I’d be interested in hearing your thoughts on the following statement about responsibilities in college:
In college, it’s the student’s responsibility to initiate requests for help on assignments, and it’s the instructor’s responsibility to respond to those requests in a helpful and timely way.
Do you think this statement is true or false? If false, could you modify it so that it’s true?
9 responses to “Discussion thread: Student responsibilities”
I would say it’s true but I would add one thing. The professors should make the climate clear by letting students know how they can ask for help (multiple ways, usually). This climate setting should be made clear at the outset of every course so that the students know that the professor is interested in the students’ learning. Students should know the prioritized list of ways to contact the professor. Here’s mine: email, comments in grade book, texting, phone messages. Of course in person should be in there too, but maybe not at the front since then you’re forced to think on your feet to provide the help the students need on the spot. Here’s a great mantra I use for those situations: there are no emergencies in academia.
I was just talking yesterday with my wife (middle school teacher) about how using Standards-based Grading will likely lead to more F’s in some of my non-majors class. She asked why and I said it’ll be too easy for them to just never turn in any assessments. Her reaction was that she couldn’t let that happen in her class but I feel that in college the students make choices about their own engagement and have to live with the consequences.
I teach 7th and 8th grade and that’s my policy. The only difference is that I will remind or prompt students to ask for help if they need it. So I think college students should be able to handle that policy.
I agree that it is important for the teacher to create a climate that is receptive to students asking for help. That includes not making the student feel like a failure for asking for help. I tell students that if they don’t need some help, the assignment is probably too easy for them.
I teach both graduate and undergrads, also working adult professionals (on site/corporate). I think the statement should be true for undergrads but often doesn’t seem to be their natural inclination. I make it clear early on that I’m as available as they need, they just have to speak up, take the initiative, as well as plan ahead. I’m happy to make their emergency my emergency, as long as it isn’t a crisis precipitated by poor time management. Grad students and adults seem to have no problem living up to this statement, at least in my experience.
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The statement is basically correct, though sometimes the help students need is to be told to go back and (re)learn the prerequisites. It is not enough to have known how to do it once in their lives (see http://gasstationwithoutpumps.wordpress.com/2010/10/03/just-scoring-points/ ).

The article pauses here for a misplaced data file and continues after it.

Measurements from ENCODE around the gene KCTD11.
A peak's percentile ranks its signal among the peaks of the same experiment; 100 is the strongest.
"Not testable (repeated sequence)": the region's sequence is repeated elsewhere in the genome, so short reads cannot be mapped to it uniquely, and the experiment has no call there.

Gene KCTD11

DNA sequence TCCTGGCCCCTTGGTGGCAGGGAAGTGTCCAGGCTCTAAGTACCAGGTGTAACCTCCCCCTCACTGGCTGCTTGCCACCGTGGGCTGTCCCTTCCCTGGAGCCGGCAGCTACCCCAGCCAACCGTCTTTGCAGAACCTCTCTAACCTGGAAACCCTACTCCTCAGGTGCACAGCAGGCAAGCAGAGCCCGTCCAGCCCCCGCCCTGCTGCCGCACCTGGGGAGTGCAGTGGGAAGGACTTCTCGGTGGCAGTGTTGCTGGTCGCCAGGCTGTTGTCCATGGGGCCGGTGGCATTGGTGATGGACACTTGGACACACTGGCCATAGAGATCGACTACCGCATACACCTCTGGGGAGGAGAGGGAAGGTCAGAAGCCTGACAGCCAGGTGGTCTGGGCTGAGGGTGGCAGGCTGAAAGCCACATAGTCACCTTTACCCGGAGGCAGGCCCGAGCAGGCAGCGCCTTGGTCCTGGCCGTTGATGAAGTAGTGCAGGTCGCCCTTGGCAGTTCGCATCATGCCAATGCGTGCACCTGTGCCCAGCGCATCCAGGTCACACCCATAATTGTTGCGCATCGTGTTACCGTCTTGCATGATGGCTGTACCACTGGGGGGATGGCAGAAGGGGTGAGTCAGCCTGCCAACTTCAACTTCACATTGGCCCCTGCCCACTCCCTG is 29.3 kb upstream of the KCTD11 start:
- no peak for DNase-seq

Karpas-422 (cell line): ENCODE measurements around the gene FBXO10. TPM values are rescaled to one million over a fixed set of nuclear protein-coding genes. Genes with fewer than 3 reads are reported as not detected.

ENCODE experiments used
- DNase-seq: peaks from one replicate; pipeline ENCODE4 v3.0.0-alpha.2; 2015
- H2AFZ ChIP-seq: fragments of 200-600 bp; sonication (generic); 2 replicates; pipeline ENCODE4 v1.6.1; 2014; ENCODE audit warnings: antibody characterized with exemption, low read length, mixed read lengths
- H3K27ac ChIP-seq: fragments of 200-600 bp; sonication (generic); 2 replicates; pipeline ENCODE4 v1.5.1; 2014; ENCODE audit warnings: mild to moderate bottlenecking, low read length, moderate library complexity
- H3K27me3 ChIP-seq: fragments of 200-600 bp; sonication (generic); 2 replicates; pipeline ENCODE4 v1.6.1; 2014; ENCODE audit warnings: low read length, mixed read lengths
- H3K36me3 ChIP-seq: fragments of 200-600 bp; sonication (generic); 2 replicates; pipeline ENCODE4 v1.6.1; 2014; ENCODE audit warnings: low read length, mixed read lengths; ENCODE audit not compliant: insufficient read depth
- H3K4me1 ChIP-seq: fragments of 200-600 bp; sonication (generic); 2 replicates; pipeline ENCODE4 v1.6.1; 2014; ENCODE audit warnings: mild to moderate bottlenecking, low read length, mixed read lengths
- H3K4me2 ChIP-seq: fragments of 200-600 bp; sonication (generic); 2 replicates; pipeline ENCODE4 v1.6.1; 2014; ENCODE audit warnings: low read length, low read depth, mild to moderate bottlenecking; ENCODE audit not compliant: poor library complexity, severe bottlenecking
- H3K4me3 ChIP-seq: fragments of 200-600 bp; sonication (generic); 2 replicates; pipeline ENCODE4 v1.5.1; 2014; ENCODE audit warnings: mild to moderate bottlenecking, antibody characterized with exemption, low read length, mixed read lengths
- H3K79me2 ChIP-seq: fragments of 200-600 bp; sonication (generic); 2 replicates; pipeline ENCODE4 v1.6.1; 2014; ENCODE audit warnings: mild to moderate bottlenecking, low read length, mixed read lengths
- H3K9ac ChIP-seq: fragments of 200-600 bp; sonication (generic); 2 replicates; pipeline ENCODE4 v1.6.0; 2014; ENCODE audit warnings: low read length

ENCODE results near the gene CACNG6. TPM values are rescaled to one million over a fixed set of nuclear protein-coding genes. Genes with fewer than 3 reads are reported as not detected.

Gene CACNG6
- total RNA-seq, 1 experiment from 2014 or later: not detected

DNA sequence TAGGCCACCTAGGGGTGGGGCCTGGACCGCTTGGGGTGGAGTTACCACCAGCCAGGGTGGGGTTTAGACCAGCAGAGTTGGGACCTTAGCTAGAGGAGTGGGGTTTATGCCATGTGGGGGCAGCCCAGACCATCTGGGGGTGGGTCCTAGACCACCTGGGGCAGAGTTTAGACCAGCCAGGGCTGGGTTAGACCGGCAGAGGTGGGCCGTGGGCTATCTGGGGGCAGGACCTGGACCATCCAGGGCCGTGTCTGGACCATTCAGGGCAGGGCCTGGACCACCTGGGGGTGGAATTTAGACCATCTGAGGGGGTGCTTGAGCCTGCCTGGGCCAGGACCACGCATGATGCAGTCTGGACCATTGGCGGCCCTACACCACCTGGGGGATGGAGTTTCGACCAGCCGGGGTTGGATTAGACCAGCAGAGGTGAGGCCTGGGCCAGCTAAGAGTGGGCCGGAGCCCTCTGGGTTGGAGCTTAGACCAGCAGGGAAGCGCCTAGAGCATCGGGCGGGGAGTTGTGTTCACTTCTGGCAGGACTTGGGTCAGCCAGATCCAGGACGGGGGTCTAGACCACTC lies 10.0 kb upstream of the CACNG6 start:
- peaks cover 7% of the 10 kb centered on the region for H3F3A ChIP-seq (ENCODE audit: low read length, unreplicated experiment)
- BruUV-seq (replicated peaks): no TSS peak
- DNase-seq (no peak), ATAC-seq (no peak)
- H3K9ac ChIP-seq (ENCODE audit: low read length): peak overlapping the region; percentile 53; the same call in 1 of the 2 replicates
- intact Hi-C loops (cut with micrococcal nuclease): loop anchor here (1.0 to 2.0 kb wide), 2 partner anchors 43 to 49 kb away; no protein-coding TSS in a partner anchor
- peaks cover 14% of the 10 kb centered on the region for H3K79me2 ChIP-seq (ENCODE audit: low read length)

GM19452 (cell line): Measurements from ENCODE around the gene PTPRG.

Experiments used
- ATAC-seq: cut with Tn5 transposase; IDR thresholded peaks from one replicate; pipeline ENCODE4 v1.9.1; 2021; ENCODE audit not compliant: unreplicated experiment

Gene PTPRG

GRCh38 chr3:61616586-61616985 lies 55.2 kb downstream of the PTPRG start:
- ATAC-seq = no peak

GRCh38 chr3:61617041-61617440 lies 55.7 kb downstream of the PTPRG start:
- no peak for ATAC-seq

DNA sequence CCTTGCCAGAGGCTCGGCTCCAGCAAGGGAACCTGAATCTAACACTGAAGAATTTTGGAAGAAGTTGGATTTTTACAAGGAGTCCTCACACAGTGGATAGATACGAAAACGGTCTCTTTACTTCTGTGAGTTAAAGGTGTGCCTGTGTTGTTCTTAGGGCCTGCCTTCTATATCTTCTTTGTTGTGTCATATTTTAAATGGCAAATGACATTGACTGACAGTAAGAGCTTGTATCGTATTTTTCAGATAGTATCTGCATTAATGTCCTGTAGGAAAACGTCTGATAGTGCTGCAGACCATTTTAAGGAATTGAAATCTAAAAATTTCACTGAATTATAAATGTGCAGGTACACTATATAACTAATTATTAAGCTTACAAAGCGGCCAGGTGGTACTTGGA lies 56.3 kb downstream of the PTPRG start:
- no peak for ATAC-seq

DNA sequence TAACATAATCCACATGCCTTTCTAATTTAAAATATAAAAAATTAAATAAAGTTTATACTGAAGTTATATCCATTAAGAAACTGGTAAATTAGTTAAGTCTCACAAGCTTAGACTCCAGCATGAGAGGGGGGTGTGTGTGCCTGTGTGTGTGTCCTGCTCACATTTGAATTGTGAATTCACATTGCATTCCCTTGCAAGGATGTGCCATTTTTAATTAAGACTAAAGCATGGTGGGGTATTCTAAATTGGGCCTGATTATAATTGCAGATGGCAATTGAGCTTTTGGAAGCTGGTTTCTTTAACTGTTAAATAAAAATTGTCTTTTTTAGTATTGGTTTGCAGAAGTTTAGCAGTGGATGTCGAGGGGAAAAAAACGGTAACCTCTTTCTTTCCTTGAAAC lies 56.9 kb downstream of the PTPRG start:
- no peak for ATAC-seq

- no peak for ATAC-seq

A lot of undergrads (and some grads) are unaware that they need help, even after failing assignments. Some think that if it isn’t easy, it isn’t worth doing, or that computer programming or essay writing is a matter of cut and paste followed by random mutation.
In college, it’s the student’s responsibility to initiate requests for help on assignments, and it’s the instructor’s responsibility to provide timely, descriptive feedback to help students recognize when they might need this help. It is also the instructor’s responsibility to respond to students’ requests for help in a timely and productive way.
I think there is a continuum. The older the student, the more experienced, and the higher the level of the course, the more true this becomes.
Is there ever a place where this is 100% true? Maybe. But there are clearly places where the primary responsibility for initiating help falls on the student, but where the professor will still step in, and where the primary responsibility being on the student does not obviate the professor of all responsibility.
Here is my version “In college, the instructor is responsible to encourage students the responsibility to initiate requests for help on assignments. In return, the instructor will respond to those requests in a helpful and timely way.”
I strongly agree with Andy. Your sentence is true, but the teacher has to make the general offer and make his students comfortable about asking. As a TA, I have to remind many students of the possibility to just ask (when they obviously should have asked). I imagine it is worse as a professor because students will intuitively feel more distant to you. Having your door open helps.